One of the keys to communication in marriage, is communicating well during a conflict. Conflict is inevitable in any marriage. Learning how to resolve those conflicts is key to sustaining that marriage. The most popular approach to resolving conflicts, advocated by many marriage therapists is empathetic listening. On today’s podcast we will discuss 14 ways to to learn how to listen to your partner empathetically. This is not a skill that comes easy. It takes sincere effort and practice. But it is definitely possible and if you apply the skill, it can go a long way in helping the communication skills in your marriage.
So the way that today’s topic came up is quite interesting. I was getting some coaching from a fellow coach on an issue I’ve been having in my marriage. And I was really hesitant to get coaching on this because
1. I don’t like to ever speak about my husband in a negative way and
2. (and this was really eye opening for me, but I discovered this during coaching) That because I coach people on strengthening their marriage it is hard for me to admit that my marriage isn’t perfect!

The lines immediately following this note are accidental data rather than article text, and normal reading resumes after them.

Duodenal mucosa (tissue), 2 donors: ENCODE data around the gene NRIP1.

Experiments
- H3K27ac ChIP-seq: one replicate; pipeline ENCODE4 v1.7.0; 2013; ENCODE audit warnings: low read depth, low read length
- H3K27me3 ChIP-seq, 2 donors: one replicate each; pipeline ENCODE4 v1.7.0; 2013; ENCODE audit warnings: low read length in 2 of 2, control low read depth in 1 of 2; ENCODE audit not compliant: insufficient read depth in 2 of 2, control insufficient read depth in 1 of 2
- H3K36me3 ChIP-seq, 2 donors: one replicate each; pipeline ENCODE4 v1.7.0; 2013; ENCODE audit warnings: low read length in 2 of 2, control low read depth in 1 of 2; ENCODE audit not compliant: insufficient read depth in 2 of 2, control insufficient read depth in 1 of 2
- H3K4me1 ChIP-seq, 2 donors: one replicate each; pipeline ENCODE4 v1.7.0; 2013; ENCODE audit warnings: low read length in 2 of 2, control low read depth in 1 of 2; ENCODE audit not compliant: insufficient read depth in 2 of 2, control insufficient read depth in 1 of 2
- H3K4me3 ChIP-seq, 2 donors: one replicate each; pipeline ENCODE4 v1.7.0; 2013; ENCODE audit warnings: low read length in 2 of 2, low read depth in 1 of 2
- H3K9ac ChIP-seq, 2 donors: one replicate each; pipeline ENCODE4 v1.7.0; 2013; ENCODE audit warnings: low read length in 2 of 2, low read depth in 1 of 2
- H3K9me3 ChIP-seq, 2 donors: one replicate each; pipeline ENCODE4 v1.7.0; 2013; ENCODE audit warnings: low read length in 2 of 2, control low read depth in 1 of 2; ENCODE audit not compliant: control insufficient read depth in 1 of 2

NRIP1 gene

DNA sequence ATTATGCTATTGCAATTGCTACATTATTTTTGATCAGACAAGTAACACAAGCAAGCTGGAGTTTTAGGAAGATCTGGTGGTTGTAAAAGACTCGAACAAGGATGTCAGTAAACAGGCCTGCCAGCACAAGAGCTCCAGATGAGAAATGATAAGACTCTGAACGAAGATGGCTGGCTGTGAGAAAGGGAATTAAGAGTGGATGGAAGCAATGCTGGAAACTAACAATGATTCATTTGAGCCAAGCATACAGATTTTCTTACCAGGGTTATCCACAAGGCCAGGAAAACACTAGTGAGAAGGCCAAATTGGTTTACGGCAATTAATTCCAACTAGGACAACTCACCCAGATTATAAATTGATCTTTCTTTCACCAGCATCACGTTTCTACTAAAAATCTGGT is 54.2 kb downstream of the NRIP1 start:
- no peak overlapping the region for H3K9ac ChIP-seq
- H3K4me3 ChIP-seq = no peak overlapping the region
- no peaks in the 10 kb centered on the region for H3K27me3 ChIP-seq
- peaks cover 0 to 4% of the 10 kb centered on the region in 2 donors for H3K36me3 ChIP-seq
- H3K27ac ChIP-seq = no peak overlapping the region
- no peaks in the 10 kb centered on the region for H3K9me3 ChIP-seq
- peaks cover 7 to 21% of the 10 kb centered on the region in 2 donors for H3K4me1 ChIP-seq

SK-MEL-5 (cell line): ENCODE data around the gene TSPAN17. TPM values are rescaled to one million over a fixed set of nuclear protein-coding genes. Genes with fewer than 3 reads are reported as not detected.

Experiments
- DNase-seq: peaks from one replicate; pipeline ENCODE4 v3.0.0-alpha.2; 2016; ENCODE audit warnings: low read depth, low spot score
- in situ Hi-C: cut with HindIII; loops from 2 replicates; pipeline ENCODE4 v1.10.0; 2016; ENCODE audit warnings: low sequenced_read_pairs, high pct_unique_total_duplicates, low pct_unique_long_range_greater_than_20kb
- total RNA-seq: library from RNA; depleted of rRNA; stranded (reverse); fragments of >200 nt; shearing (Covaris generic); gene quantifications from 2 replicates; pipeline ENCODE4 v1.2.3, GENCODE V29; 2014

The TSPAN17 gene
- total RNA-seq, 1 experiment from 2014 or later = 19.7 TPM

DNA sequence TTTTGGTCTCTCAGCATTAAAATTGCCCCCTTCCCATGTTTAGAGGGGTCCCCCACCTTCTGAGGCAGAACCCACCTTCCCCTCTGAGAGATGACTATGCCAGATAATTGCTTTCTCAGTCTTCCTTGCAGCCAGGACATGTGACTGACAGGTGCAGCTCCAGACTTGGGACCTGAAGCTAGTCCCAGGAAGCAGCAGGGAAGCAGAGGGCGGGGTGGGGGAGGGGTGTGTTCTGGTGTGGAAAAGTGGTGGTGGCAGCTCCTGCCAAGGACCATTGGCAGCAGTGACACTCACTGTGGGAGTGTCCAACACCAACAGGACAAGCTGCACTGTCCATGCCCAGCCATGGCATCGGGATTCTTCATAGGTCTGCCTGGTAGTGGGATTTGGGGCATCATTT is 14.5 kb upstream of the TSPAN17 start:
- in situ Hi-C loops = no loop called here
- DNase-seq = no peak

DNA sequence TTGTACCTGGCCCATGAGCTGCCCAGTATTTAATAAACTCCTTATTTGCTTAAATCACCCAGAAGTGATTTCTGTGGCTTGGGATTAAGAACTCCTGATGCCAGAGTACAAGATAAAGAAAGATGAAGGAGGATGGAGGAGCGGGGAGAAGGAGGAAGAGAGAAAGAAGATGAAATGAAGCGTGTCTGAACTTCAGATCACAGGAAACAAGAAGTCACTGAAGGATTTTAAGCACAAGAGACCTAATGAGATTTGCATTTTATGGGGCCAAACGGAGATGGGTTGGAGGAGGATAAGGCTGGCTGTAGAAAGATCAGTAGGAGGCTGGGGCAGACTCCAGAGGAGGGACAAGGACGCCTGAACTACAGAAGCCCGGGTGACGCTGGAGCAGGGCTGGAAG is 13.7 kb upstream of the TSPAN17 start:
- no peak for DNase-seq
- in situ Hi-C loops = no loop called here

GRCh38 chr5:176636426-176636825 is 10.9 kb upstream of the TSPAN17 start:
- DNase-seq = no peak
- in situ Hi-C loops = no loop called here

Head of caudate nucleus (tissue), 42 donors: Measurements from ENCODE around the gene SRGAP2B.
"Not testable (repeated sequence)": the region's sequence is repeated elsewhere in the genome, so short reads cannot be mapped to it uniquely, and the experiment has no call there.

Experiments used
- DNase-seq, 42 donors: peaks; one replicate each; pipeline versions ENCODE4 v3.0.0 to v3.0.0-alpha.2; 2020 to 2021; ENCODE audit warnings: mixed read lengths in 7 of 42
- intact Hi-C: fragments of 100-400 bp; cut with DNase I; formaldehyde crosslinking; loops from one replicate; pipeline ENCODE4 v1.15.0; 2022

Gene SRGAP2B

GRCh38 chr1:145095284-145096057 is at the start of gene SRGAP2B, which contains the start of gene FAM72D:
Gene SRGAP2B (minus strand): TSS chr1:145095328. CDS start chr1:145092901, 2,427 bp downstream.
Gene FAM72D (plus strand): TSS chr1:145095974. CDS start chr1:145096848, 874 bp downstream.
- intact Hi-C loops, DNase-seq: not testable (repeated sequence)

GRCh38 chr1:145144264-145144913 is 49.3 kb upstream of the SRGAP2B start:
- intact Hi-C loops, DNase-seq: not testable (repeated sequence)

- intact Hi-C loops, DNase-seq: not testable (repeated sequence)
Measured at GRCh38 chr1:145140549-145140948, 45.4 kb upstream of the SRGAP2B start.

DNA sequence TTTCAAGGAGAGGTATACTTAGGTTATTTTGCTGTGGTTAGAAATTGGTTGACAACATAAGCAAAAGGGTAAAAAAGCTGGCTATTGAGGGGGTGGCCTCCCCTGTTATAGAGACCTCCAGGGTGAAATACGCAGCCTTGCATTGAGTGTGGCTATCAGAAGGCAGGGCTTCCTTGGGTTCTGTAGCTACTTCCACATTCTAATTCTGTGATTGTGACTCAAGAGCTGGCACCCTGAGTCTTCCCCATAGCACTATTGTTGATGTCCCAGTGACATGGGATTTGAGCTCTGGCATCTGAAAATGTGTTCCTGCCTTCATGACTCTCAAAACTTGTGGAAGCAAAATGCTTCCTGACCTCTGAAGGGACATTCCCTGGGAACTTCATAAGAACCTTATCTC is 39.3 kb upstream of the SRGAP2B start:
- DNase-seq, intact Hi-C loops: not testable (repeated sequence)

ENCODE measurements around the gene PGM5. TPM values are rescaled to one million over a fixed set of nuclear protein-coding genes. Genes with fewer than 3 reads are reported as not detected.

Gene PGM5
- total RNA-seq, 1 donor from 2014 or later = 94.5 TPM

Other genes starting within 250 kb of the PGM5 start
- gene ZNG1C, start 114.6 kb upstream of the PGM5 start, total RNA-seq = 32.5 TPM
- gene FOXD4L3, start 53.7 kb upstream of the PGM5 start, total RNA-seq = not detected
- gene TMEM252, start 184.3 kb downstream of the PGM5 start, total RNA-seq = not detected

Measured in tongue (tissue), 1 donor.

But guess what! It isn’t. No marriage is. Every single marriage has struggles. Every single marriage has ups and downs. And that doesn’t mean that you don’t have a good marriage. I think I have a great marriage – but we still have our struggles because we are HUMANS! So I’ve realized that I really don’t want to come across to you as my friends and listeners that my marriage is perfect. I am not perfect. He is not perfect. We are flawed and we definitely have our struggles. But we have a great marriage anyway…despite those struggles. And I absolutely adore him…in his imperfectness. Does that mean living with him sometimes isn’t hard? Nope…sometimes it’s way hard. But there is no one else I would rather do hard with. And that’s the truth.
So many of the topics that I talk about here on the podcast are ones I’m doing research on and trying to get better at myself because they are things I personally struggle with in my marriage. Which brings me to today’s topic……..
Communication is one of the MOST important skills we use in marriage. It is also one of the most undeveloped skills in marriages.
And a lack of good communication is one of the top reasons why couples struggle.
A loving, healthy, and connected marriage is a result of ongoing communication. It’s the little check-ins we do, the ability to communicate what is bothering us, and the celebrations of something we appreciate that builds that feeling of love and connectedness between partners.
It’s not the fighting that undermines the marriage. It’s the NOT fighting. It is impossible to overstate the the importance of communication in building and sustaining a healthy marriage.